Doner Advertising in suburban Detroit handles a variety of major clients, including La-Z-Boy, the North American operations of Mazda, and FTD. The firm, in operation since 1937, recently found itself in need of a new look after a fire gutted its facility.
Enter IALD Award-winning lighting designer Stefan Graf of Illuminart, located in Ypsilanti, MI, and interior designer Brian Killian of Brian Killian and Company of Birmingham, MI. Killian, primarily a residential interior designer, brought his own unique look to the project, which comprises a total of 109,000 sq. ft. (9,810 sq. m) over three floors. The project, started in June 1997 and finished late last October, balances a warm, eclectic interior scheme with theatrical lighting flair.
The interior consists of several major regions: the offices, several specialty conference rooms, the main lobby, and the restrooms. "They wanted the public spaces to be somewhat artistic and fun and visually stimulating, due to the nature of the company," Graf explains.
The offices necessarily focus on more practical lighting techniques, which can be quite the challenge at times. As is the norm for a large employer, approximately 69,000 sq. ft. (6,210 sq. m) of the Doner building is devoted to office space, most of which is divided into individual cubicles. One of the biggest concerns in the communal office areas was in the creative department. The art directors, who have their own task lighting in their individual modular units, found that they were more comfortable without any overhead lighting, due to the extensive CAD work they do. Of course, management wanted to maintain some illumination in that space for consistency.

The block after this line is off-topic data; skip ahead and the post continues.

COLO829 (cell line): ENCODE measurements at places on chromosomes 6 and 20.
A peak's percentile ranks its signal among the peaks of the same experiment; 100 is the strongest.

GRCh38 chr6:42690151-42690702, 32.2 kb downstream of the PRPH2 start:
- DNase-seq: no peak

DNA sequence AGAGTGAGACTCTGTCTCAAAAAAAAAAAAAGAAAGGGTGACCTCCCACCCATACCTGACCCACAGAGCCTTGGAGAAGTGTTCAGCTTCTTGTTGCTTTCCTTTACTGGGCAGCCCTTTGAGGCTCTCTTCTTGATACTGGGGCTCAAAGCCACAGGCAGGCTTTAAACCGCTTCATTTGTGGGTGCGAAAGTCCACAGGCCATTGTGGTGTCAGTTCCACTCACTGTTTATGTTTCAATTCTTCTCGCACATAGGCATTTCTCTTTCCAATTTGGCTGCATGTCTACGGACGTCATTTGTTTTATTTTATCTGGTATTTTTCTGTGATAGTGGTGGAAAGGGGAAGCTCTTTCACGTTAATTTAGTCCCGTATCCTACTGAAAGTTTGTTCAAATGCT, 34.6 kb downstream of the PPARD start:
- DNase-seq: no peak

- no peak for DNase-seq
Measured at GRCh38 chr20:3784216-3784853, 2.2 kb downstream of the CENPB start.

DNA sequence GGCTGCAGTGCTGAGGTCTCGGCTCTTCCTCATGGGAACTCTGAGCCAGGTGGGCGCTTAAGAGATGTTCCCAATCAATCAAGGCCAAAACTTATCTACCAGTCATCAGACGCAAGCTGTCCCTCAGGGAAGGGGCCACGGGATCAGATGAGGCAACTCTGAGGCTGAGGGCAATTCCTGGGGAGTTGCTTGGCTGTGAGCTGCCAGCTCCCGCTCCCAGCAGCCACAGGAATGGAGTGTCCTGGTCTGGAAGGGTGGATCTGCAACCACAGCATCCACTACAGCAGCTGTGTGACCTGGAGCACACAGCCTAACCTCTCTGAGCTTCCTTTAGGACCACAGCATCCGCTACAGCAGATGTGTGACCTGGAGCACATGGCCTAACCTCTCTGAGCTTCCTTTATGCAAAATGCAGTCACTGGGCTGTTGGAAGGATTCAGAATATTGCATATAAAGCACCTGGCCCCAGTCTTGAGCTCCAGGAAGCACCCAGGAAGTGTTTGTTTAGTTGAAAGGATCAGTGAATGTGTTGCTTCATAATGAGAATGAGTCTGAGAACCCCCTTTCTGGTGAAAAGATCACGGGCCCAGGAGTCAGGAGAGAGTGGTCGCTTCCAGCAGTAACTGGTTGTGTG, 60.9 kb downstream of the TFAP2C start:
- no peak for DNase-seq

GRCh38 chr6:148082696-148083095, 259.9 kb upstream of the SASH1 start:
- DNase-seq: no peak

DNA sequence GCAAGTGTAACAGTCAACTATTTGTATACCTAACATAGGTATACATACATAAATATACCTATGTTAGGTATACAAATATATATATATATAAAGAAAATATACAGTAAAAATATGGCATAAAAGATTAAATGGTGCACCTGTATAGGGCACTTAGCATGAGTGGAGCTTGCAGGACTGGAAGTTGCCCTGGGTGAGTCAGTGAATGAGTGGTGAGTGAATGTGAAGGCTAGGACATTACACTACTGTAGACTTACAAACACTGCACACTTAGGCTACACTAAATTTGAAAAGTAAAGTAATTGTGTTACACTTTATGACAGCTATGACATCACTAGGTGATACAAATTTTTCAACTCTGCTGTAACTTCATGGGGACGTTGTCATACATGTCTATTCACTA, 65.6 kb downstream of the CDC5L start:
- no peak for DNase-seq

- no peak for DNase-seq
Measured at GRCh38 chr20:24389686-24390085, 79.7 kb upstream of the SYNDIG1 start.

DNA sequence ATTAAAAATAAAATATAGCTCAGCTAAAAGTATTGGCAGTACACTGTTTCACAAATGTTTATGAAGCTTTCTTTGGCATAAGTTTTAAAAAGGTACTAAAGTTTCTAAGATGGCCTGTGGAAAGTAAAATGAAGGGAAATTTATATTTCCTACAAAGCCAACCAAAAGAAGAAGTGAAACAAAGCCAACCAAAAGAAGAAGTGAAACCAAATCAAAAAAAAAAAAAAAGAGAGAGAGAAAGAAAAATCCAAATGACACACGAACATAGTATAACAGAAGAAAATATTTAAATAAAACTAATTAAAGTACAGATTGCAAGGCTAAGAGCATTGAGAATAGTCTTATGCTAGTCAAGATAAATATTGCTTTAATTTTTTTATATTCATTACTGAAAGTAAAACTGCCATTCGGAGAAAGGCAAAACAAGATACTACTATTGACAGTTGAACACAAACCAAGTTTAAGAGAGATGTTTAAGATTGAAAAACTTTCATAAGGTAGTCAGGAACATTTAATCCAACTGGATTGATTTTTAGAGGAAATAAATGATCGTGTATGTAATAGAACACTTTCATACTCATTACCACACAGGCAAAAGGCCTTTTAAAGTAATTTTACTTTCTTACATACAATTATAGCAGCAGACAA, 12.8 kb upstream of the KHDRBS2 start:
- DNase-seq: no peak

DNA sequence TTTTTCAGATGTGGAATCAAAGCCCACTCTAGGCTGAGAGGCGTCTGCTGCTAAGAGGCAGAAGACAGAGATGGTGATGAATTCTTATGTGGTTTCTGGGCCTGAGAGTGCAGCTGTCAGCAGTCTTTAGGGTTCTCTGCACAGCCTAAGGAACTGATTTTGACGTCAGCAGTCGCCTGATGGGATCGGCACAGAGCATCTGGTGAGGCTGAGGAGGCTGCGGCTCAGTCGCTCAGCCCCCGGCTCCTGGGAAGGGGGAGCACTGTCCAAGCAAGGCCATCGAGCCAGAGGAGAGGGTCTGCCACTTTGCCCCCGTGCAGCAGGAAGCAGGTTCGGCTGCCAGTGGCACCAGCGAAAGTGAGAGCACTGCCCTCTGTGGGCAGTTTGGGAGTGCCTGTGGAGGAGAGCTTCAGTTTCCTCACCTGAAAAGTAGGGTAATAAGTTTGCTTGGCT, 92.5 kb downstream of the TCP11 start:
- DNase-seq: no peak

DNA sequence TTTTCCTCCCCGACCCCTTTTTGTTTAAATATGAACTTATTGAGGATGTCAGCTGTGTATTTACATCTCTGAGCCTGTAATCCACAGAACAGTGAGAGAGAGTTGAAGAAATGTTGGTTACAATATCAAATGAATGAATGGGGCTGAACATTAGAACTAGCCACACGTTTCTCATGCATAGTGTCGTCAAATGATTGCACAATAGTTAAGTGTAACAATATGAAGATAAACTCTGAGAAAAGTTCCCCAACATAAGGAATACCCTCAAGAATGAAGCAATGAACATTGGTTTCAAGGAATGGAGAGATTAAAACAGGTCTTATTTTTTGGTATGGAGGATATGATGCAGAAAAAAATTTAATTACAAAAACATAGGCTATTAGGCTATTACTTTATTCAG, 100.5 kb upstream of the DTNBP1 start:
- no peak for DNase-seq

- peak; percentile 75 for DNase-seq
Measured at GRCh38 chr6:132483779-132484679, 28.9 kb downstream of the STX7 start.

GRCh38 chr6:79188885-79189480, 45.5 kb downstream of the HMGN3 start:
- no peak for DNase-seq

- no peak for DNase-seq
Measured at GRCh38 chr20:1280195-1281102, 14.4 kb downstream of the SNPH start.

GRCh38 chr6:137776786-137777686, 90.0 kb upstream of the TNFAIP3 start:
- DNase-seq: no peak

Says Graf, "The solution was to reduce the downlight component, but maintain the uplight." He used 12'-long (4m) linear fluorescent pendant-mounted up/downlights, spaced 2' end to end on an 11' center. "Rather than completely blocking off the downlight component, we selected a neutral density filter (Lee 211), cut it into 7" strips, and laid those on top of the louvers on the fixture," which solved the problem for both parties.
Doner is also home to four specialized conference rooms, including an executive conference room with multimedia capabilities, a video teleconferencing room, a focus group room used for product evaluation, and a general conference room on the second floor overlooking the main lobby. All the conference rooms feature large custom lighting fixtures, designed by Killian. "One of the issues was getting artwork into these rooms, while at the same time providing practical function. The obvious answer was to do that through the lighting fixture design," Killian explains. He achieved this through the design of four kite-like fixtures, made of a variety of unique materials, including metal mesh and paper.